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For Immediate Release: June, 14, 2018
A new hope for surgical epilepsy patients: a new technique increases the chance of complete seizure freedom and may spare the patients, risks and invasive procedures
New Haven, Connecticut. A recent study published in JAMA Neurologyon June 11, 2018 showed that seizures recorded during routine magnetoencephalography, often referred to as MEG provide unique localizing information in a considerable number of surgical epilepsy patients even in the most challenging scenarios. MEG is a technology that is based on recording the magnetic activity accompanying the small electrical currents arising from the surface of the epileptic brain areas. Importantly, the researchers validated their findings by showing the correlation between the resection of implicated brain areas and complete seizure freedom after brain surgeries. Furthermore, the authors demonstrated that it is possible to record seizures during brief routine MEG studies, and that presented 12% of patients referred to highly specialized surgical centers.
Epilepsy affects approximately 3 million Americans and many other millions worldwide according to the Center for Disease Control (CDC). Up to one-third of the individuals with epilepsy are refractory to medical therapy and are considered candidates for surgical interventions. Epilepsy surgery is an underutilized tool that can be a life-changing procedure. Identifying the epileptic focus, defined as the brain tissue that is indispensable for seizure generation, and which resection leads to complete seizure freedom is the holy grail of epilepsy surgery. A subset of surgical patients may require an invasive intracranial EEG evaluation to delineate the focus. This procedure gives hope, yet, presents risks and challenges. The findings of Dr. Alkawadri and his colleagues provide a real hope and present an intermediate step for localization of the epileptic focus to guide the evaluation before considering more invasive steps. The modality has been used to evaluate inter-ictal discharges; the authors demonstrate here the clear added benefit of recording seizures during routine MEG studies.
The study was conducted via a collaborative effort between the Yale University and the Cleveland Clinic, and involved a retrospective medical record review and prospective analysis of a novel method of localization of ictal rhythms. In this medical record analysis of 44 patients, MEG provided unique and more localizing information, including in several “EEG-silent” cases and in some cases that were not localizable otherwise. The authors also found that extended source localization was more suitable for analysis of ictal rhythms than commonly used single point solutions. The study abstract notes that the enrollment spanned over a four-year period between 2008 and 2012 and subsequently the data analyzed from 2011 to 2015. “We are passionate about providing world-class care and advancing boundaries in caring for patients with drug-resistant epilepsy” Dr. Alkawadri, the lead author on the paper, and the Director of Yale Human Brain Mapping Program says. “Imagine being able to see the electrical activity during seizures at the surface of the brain with a resolution of a millimeter or less without opening the skull or any other surgical procedures,” Dr. Alkawadri from Yale University continues to say. “This is what we exactly demonstrated in the study.”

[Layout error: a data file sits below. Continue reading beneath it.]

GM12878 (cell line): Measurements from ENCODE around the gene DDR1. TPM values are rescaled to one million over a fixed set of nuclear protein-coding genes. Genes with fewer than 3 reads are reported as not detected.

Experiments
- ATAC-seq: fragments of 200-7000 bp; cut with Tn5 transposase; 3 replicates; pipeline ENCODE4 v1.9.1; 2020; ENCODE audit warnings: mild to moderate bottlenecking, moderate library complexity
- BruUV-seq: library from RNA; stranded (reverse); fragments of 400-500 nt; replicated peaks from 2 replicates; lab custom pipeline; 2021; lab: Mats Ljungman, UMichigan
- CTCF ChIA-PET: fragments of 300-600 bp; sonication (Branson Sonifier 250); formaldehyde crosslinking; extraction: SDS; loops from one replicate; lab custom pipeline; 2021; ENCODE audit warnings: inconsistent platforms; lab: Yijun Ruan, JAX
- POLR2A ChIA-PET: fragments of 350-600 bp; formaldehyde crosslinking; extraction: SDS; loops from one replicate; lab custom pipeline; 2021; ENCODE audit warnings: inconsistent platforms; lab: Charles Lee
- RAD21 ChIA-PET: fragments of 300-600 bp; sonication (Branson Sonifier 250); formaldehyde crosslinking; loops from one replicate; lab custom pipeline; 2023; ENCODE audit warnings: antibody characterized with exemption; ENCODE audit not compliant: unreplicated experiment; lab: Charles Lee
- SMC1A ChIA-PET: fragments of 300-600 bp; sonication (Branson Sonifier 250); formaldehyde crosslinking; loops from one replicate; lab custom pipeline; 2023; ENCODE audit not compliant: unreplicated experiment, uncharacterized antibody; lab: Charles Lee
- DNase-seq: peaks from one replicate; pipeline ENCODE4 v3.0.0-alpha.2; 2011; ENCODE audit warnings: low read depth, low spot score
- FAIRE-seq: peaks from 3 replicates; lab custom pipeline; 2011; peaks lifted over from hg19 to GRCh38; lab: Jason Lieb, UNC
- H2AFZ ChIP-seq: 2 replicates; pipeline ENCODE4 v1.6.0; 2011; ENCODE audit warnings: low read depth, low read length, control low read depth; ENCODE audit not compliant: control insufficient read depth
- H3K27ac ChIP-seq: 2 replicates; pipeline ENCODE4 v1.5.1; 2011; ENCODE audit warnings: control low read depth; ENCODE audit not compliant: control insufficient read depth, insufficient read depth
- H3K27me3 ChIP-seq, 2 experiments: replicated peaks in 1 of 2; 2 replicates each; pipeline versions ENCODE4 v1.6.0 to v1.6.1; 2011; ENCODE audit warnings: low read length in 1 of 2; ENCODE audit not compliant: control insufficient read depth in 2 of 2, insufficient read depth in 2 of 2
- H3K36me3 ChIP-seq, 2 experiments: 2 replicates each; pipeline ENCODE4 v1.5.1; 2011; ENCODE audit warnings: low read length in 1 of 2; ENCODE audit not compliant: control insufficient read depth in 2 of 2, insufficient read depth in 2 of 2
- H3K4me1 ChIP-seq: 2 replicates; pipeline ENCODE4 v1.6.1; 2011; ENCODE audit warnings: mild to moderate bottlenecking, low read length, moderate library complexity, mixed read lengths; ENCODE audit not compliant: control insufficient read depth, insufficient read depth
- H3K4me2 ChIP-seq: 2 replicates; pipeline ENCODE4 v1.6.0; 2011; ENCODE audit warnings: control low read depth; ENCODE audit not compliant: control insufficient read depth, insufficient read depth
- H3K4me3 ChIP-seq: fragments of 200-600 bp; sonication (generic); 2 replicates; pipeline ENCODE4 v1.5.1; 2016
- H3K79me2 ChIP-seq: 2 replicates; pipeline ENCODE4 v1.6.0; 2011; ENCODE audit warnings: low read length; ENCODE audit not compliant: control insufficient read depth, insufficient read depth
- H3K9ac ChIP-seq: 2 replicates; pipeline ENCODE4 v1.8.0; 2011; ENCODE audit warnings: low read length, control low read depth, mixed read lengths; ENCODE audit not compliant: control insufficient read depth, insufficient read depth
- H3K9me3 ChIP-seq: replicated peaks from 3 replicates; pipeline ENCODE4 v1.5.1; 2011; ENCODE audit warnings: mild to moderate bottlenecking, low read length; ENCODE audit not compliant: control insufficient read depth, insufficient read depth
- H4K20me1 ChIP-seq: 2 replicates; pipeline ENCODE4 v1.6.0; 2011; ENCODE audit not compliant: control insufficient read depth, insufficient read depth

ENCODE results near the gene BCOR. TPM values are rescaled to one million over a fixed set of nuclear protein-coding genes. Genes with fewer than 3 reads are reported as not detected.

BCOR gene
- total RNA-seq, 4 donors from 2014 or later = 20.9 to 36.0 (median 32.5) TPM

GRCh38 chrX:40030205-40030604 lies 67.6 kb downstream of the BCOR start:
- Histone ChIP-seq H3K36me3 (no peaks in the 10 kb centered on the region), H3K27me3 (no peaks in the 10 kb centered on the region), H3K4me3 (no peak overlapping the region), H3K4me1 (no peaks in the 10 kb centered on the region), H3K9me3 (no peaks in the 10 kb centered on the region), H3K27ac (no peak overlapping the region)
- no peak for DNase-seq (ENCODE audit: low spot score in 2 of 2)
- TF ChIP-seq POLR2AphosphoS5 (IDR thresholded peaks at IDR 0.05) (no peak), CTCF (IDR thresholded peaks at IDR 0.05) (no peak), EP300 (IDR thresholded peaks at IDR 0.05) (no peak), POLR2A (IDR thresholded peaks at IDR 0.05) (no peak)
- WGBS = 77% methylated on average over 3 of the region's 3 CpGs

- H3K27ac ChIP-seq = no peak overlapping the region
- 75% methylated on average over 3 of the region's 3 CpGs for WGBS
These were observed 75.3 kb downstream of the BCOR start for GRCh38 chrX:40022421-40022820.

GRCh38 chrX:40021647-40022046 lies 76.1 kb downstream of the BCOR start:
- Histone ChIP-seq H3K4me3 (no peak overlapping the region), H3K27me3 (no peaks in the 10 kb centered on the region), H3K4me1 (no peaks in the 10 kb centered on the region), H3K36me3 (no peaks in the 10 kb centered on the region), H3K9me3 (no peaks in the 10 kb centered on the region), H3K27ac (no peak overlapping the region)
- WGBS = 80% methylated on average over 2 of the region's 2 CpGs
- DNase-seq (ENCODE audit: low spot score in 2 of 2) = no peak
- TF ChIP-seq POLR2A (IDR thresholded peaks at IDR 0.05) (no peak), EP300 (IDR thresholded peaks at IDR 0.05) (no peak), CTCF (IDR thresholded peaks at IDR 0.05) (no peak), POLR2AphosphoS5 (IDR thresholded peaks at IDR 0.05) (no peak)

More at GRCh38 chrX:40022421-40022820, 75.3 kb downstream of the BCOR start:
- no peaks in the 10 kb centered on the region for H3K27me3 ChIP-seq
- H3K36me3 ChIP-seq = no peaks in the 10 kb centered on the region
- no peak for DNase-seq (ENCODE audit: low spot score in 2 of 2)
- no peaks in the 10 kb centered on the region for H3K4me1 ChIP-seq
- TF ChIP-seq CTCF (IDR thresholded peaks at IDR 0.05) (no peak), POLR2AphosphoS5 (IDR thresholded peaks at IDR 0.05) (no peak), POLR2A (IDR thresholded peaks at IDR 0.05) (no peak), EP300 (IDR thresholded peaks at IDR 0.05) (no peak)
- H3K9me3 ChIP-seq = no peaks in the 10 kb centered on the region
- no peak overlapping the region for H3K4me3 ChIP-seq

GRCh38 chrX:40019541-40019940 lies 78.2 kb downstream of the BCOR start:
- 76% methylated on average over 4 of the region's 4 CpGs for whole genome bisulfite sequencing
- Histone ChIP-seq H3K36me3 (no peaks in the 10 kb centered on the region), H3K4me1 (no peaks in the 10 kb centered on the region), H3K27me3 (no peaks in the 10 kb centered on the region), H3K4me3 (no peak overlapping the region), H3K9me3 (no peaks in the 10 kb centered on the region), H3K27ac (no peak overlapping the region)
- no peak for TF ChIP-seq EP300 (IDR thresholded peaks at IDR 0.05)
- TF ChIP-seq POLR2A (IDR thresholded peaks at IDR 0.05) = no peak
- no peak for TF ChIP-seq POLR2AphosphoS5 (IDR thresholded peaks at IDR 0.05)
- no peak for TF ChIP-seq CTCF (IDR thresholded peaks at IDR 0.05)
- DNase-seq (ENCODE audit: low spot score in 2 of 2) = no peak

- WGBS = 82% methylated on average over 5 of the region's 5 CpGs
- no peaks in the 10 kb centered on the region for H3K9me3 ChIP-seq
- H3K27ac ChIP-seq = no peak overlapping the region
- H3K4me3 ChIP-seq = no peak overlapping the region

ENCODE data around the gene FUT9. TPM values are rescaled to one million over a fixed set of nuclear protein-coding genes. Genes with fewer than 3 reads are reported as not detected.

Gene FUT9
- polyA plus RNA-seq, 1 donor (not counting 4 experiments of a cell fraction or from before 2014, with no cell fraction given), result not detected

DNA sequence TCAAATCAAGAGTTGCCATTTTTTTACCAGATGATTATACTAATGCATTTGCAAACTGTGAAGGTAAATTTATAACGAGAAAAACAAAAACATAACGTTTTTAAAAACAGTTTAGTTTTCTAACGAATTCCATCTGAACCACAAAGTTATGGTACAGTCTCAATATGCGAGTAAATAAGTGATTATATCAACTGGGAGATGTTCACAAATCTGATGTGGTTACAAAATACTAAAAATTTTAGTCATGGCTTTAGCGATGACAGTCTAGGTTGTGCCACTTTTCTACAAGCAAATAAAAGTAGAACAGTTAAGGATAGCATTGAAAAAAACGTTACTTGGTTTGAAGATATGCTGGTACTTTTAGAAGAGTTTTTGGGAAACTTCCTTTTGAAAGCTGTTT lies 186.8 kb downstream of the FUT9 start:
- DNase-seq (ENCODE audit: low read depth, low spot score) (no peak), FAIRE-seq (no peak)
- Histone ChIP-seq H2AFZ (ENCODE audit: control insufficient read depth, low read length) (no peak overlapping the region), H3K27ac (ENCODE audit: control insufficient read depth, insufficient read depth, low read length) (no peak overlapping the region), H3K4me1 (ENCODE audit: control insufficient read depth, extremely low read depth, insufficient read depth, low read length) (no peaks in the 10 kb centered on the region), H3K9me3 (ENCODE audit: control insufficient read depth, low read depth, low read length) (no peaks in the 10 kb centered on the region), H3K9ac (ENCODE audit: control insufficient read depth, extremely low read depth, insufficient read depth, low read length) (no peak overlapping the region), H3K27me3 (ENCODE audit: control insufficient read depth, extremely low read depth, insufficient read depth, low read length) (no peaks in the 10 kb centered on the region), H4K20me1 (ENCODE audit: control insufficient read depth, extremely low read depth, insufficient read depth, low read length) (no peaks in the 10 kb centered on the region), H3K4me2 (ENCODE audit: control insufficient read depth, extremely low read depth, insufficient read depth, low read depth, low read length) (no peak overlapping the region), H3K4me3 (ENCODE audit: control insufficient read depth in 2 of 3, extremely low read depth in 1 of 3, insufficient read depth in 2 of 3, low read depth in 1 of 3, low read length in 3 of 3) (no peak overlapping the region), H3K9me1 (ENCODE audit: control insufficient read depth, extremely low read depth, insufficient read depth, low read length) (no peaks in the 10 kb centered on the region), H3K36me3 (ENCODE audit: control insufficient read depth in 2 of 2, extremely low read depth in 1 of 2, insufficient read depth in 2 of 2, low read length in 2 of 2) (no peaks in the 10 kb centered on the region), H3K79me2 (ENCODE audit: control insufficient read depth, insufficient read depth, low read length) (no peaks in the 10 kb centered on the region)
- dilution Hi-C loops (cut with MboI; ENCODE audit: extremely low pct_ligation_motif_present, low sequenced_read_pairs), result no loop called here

“It has been our approach to integrate MEG in presurgical planning for the past 10 years or so, with an emphasis on patients with discordant findings, and those with less-localizable patterns, or paucity of EEG epileptic discharges. We know exactly how beneficial it could be. Now, it’s the time to share our findings with the rest of the world” Dr. Alexopoulos a senior author on the paper says. “Several logistical challenges exist, only a little over a handful of centers in the United States operate this technology. Our findings strongly support the use of MEG or adapting alternatives in routine practices in the presurgical evaluations.” Dr. Alexopoulos adds.
To the authors' knowledge, this is the most extensive series on the localizing yield of ictal MEG. It highlights the importance of recording seizures during routine MEG studies, if possible. The findings of the current study extend present knowledge and underline the unique additional localizing information provided by ictal MEG. Ictal MEG recordings should be sought whenever possible, and consideration could be made to arrange for MEG recording while patients are still in the epilepsy monitoring units or on reduced doses of anti-seizure medications if feasible, provided the MEG suite is staffed suitably.
“Just to be clear, this is not to propose that the new approach can replace intracranial EEG evaluations which is the standard of care in a subset of surgical cases,” says Dr. Alkawadri, “however, improving on the care of this subset of patients and the entire cohort of surgical patients is the goal.” The findings would support the use of more targeted and focused invasive sampling of the brain, and in the best-case scenario may enable clinicians to bypass the invasive evaluations altogether in some situations, reducing the risks posed to the surgical patients.
Authors: Rafeed Alkawadri, Richard C. Burgess, John C. Mosher, Yosuke Kakisaka, Andreas V. Alexopoulos
The study received proper approval of the institutional review boards and was funded by the American Epilepsy Society, the National Institutes of Health, and the Yale Center for Clinical Investigations.
Keywords: Epilepsy Surgery, MEG, Intracranial EEG, Mapping, High Frequency Oscillations, Epilepsy Cure, Biomedical Technology.
Citation: DOI: 10.1001/jamaneurol.2018.143